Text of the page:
Welcome back to our interview series with artists!
Today we have a very talented contemporary illustrator Maggie Chiang joining us!
Maggie Chiang is a Taiwanese American full-time artist and part-time dreamer. Inspired by both places real and fictitious Maggie’s illustrations evoke a longing for adventure and the pursuit of the unknown, exploring impossible landscapes and places unseen.
A central theme of her art is the relationship between humanity and nature, oftentimes the underlying thread that ties together her work and establishes her individual artistic voice.
Clients include The New York Times, Washington Post, John Hopkins, Buzzfeed, and others.
(Source: http://www.hellomaggiec.com/about/ )
- If you don’t follow Maggie on social media yet, feel free to check out her awesome stuff on Instagram, Tumblr, Bechance, or simply take a look at her Website.
Anna: We are so glad you are here with us today! Tell us a little bit about yourself.
Maggie: Hi, thanks for having me! I am a Taiwanese-American illustrator, born and raised in Los Angeles. I currently working full-time at a motion graphic studio in Downtown Los Angeles, but before that I was freelancing from home. I freelance on the side, and during my free time I enjoy painting or playing videos games.
A: Have you studied at an art college/university? How important do you think they are?
M: Yes! I graduated from Art Center College of Design in Spring 2016. Studying at an art college was really important to me, even though I didn’t realize it at the time. I later on realized how school helped me push myself and have the motivation to keep making art, and it also taught me a lot of discipline.
A: Who are your biggest inspirations?
A: I love the colors in your illustrations! Where do you grab the inspiration for them? How do you make these color decisions?
M: I’ve always loved subtle and desaturated colors. I think throughout my work, I am constantly in search for the perfect shade of blues and colors that would compliment it. In a way, my color choices are led by my experimentation by mixing what I have in my art box, and seeing what works together and what doesn’t.
A: What do you find to be the hardest part of being an artist of the 21st century? What about the best thing?
M: I think the hardest and best thing about being an artist in this time has been the use of social media. I love that I am able to put my work out there for people to enjoy and see, and that it’s easily accessible. But it’s also the accessibility and social aspect that can become difficult when sharing your work online, and have it not affect the work you want to create.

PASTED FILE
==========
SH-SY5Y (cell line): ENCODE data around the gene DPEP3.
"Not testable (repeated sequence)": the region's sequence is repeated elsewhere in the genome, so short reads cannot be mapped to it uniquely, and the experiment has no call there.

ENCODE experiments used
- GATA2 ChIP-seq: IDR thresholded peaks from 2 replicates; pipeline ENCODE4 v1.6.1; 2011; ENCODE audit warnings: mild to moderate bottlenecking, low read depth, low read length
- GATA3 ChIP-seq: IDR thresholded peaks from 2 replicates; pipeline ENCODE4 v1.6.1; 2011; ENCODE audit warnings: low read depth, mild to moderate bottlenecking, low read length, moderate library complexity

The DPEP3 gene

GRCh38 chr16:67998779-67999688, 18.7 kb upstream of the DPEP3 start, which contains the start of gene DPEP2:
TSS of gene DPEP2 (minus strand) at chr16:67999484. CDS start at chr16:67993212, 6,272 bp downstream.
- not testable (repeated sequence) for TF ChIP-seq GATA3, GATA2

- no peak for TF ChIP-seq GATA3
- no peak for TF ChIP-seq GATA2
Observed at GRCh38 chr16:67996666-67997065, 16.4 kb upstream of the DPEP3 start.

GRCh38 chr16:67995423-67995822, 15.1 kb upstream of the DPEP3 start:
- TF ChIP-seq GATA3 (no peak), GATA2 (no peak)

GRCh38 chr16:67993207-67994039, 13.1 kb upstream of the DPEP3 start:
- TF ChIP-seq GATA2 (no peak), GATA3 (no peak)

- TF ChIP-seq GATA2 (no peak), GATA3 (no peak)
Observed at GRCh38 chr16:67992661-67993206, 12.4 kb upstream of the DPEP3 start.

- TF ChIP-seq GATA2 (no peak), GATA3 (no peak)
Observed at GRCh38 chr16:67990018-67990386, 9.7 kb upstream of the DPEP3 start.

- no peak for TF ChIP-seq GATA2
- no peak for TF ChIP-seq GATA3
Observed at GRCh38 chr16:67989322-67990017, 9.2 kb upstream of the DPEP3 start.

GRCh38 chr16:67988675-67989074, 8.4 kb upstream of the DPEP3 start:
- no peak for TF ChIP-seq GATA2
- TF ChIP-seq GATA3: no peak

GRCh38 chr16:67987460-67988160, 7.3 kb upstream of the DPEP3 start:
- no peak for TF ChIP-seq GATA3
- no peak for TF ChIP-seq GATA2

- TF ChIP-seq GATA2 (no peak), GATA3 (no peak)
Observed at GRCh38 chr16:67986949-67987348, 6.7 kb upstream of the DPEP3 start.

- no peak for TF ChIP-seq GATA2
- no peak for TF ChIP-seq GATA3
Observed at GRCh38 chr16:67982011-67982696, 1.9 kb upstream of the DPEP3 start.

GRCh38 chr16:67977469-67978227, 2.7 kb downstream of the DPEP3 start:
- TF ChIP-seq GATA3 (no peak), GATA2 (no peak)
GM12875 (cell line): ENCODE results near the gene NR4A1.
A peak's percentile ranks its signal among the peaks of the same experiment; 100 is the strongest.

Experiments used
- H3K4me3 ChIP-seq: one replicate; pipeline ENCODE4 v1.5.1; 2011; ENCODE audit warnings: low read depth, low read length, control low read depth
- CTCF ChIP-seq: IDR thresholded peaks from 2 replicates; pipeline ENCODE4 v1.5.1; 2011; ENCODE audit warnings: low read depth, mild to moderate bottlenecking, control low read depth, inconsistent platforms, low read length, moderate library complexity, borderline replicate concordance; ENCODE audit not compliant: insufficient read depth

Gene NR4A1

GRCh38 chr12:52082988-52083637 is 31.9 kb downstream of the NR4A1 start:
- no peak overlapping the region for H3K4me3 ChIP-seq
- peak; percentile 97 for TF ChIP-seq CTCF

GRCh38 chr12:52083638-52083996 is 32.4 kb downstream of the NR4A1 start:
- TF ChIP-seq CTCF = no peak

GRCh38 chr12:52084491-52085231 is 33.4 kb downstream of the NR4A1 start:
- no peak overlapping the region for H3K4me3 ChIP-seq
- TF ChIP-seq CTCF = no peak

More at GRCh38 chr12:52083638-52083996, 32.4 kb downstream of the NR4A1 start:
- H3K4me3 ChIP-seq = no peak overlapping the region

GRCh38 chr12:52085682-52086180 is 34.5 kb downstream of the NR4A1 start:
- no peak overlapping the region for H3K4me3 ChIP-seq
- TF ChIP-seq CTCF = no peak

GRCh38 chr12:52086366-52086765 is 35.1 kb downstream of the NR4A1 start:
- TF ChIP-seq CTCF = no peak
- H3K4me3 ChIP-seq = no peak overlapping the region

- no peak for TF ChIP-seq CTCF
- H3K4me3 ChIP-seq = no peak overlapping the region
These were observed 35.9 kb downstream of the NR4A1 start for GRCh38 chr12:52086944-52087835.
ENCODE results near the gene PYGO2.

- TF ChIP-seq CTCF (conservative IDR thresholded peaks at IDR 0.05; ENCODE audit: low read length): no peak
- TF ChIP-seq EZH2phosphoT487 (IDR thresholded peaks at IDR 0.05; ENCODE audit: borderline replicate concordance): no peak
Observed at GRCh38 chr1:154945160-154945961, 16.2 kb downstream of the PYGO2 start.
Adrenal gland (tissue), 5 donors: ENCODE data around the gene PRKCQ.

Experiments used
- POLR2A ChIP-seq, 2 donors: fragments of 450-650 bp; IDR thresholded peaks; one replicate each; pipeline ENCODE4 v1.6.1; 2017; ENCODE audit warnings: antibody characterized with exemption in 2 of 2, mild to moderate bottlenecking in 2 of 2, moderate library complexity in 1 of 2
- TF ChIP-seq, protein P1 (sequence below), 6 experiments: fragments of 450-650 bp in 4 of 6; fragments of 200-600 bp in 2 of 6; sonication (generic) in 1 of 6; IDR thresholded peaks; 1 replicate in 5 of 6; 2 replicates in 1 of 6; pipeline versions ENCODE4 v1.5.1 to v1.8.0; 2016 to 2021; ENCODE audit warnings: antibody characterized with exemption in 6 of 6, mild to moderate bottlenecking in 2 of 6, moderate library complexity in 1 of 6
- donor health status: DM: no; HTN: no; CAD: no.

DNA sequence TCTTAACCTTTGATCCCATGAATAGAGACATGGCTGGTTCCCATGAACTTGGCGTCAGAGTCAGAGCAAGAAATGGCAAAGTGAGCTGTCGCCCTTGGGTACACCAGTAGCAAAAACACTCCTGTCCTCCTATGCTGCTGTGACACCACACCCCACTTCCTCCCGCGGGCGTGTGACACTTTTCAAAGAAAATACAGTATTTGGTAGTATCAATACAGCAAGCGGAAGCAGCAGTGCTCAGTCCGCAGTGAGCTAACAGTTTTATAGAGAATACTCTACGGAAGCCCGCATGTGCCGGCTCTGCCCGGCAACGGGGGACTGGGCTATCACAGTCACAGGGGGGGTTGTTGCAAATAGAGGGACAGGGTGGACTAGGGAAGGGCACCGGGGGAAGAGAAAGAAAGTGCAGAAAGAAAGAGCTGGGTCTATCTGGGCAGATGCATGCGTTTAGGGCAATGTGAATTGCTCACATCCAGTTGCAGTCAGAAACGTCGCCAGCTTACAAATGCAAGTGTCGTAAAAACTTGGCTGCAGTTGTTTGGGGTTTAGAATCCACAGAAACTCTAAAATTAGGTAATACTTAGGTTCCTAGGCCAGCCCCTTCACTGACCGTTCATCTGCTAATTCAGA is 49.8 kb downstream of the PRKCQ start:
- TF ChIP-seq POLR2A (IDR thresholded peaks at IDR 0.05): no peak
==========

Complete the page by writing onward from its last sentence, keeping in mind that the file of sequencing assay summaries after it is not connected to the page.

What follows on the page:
A: What’s the process you usually go through when creating a new art piece?
M: Sometimes if I have the urge to paint I’ll go straight to paper and see what happens, and let intuition drive the piece. But recently, I don’t have a lot of time while being full-time. So I’ve been drawing more in my sketchbook, starting with little thumbnail sketches and work out the illustration/idea that I have in mind.
Once I feel that the sketch is in a good place, I’ll start drawing it out on a larger sheet of paper and paint the piece. While painting I’ll start with what I have worked out from the sketch, and add more details as I go along. A lot of times I’m trying to figure out what I want to push back and pull forward to bring the focus in my paintings.
A: What tip would you give to people who want to promote their art and sell it?
M: Work hard, share your work and keep making new work!
A: What is your biggest Art Goal you are working towards?
M: That’s a tough question that I’ve been asking myself for a long time now. I still don’t have an answer, but I think in the future when I grow old, I’d like to be a fine artist and get to paint all the time.
A: What is the one book you would recommend to read for every artist?
M: I’d highly recommend Jillian Tamaki’s books, they are so beautifully illustrated and so inspirational. I always want to draw after reading a few pages. My favorites are ‘This one Summer‘, and for a fun read I’d recommend ‘SuperMutant Magic Academy.’
A: It was a pleasure having you! Do you have any tips or ideas you would like to share with our readers?
M: Thank you, it was my pleasure!
I still have a lot to learn, but what I’ve learned so far is that art isn’t easy, but it can be fulfilling ~ so keep pressing on!
Did you guys enjoy the interview? Comment down below what’s your favorite art piece by Maggie!
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Good luck on Your Art Path,
– Your Art Bud 😉